Taking opioids for painful sports injuries may lead to addiction - Sovereign Health Group
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10-12-17 Category: Addiction

The Centers for Disease Control and Prevention (CDC) reports that the sales of prescription opioids in the United States nearly quadrupled from 1999 to 2014, without any significant reduction in the amount of pain Americans experience. However, during these 15 years, there has been a steep rise in the number of deaths due to opioid overdose. Opioid abuse is affecting all sections of society. Young sportspersons and athletes constitute one such section of society, where this dangerous trend is distinctly visible in the growing numbers of individuals battling opioid use disorder.

“I couldn’t throw like I used to,” said 24-year-old Jarvis Wade (name changed), a baseball standout from Los Angeles who required surgery for a torn labrum muscle. His doctor prescribed him Percocet for managing the excruciating pain. Shortly, the medicine worked wonders, eliminating his physical as well as emotional pain. The opioid painkiller eventually led him to full-blown addiction, pushing him toward heroin.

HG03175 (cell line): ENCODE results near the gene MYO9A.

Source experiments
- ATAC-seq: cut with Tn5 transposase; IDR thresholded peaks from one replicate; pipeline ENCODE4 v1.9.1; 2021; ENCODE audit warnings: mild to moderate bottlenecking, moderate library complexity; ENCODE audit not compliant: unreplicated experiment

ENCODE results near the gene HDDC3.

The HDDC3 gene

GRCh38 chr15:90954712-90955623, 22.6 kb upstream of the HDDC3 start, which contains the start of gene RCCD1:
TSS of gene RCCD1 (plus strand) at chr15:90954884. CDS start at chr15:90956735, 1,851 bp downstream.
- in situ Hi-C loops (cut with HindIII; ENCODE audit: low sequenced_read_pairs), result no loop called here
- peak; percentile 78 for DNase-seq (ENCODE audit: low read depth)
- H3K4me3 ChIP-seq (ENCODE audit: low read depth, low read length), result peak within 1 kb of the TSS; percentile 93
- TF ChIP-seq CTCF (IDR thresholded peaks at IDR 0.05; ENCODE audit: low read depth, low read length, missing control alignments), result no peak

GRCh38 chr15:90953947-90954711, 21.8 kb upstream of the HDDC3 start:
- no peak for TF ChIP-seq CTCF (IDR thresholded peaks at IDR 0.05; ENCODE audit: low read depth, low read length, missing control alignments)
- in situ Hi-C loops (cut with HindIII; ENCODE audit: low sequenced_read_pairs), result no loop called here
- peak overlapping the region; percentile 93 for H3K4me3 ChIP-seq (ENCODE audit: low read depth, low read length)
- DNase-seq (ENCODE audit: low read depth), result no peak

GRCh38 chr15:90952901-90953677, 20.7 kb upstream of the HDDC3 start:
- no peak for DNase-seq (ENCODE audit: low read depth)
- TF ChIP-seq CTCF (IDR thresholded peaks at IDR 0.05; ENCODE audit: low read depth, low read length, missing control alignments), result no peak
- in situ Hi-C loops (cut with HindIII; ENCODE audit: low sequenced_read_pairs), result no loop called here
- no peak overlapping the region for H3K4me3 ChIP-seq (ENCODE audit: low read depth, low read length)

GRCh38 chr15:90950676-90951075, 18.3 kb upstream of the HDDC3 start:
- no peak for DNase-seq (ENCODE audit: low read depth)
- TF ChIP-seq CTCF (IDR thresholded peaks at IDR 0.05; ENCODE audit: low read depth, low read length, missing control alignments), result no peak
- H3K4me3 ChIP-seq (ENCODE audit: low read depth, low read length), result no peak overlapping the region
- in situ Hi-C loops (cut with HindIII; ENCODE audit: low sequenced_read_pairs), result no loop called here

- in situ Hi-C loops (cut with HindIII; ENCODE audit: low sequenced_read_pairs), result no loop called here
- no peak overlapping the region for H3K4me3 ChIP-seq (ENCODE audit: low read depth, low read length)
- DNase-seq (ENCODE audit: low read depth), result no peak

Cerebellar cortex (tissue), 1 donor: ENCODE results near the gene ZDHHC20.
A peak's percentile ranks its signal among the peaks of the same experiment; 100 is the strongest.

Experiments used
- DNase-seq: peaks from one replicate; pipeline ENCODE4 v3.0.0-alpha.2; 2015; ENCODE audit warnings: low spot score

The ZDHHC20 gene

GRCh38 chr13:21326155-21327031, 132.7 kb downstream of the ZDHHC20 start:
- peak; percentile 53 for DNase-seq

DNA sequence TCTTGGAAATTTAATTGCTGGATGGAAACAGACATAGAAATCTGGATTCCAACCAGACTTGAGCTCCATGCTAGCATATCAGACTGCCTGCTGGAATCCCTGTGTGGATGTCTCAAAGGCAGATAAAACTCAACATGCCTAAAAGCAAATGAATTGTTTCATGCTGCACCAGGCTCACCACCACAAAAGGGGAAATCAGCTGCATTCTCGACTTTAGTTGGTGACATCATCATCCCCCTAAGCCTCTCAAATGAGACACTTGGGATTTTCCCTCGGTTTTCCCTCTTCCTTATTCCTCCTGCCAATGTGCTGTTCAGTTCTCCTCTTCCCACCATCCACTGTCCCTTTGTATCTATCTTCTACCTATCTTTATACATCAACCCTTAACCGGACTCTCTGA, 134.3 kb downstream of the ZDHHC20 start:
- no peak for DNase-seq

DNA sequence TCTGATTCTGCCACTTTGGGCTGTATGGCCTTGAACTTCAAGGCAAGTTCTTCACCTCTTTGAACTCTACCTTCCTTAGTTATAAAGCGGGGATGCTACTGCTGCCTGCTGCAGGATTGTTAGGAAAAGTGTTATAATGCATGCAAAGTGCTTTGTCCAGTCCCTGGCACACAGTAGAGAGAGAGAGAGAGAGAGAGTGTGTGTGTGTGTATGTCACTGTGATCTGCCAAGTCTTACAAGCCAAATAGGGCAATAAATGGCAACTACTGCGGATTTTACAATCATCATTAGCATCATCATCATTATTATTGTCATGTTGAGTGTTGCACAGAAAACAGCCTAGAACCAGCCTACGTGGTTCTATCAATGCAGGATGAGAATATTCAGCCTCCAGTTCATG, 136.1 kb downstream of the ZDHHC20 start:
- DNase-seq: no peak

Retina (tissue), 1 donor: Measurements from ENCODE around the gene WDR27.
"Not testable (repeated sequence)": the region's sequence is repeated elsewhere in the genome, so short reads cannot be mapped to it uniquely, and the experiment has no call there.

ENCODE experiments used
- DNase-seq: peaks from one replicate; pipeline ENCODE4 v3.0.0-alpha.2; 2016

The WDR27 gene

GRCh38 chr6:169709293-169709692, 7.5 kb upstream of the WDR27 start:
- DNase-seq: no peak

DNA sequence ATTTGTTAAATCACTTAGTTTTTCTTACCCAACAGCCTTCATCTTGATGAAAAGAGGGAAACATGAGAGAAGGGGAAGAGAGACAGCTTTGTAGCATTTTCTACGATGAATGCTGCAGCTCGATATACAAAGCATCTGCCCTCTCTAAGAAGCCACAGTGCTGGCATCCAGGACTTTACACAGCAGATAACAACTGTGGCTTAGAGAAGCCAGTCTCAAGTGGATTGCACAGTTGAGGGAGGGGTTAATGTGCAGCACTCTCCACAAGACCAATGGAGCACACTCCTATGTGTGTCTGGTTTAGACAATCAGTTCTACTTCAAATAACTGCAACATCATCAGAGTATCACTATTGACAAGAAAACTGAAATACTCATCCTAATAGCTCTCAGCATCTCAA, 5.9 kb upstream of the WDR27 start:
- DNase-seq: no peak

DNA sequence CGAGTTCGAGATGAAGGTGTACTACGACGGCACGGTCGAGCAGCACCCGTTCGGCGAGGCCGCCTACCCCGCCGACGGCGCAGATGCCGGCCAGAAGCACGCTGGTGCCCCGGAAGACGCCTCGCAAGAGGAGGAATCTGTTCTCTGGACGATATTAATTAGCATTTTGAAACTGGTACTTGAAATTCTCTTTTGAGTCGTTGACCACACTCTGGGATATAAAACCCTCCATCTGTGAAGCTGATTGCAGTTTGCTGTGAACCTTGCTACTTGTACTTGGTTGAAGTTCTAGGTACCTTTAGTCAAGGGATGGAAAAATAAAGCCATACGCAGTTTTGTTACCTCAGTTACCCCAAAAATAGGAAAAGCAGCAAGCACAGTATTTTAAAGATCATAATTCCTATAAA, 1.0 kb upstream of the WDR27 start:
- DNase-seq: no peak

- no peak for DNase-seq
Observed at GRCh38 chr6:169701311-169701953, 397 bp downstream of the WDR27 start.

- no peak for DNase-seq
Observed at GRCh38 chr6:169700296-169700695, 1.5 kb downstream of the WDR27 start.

“It was painful to even stretch my leg,” said 23-year-old Cathy McGee (name changed) of Riverside who suffered a debilitating sports hernia affecting the muscles and tendons of the groin. Unable to participate in athletic events, Cathy was recommended Vicodin by her physician to deal with the pain. Though the pain subsided, the accompanying feel-good sensations got her hooked on the drug. In days, she wanted more of it to feel good again.

“I only wanted to compete without taking time off,” said 28-year-old Joe Griggs, a three-time local wrestling champion from San Francisco. He had injured his neck twice in a span of 15 months, but the pressure of adhering to the schedules was immense. He was determined to win again. He resorted to OxyContin to numb the intense pain, so that he could handle his opponent in the ring. Higher doses left him addicted to the pills that he couldn’t dream of entering the ring without popping a pill.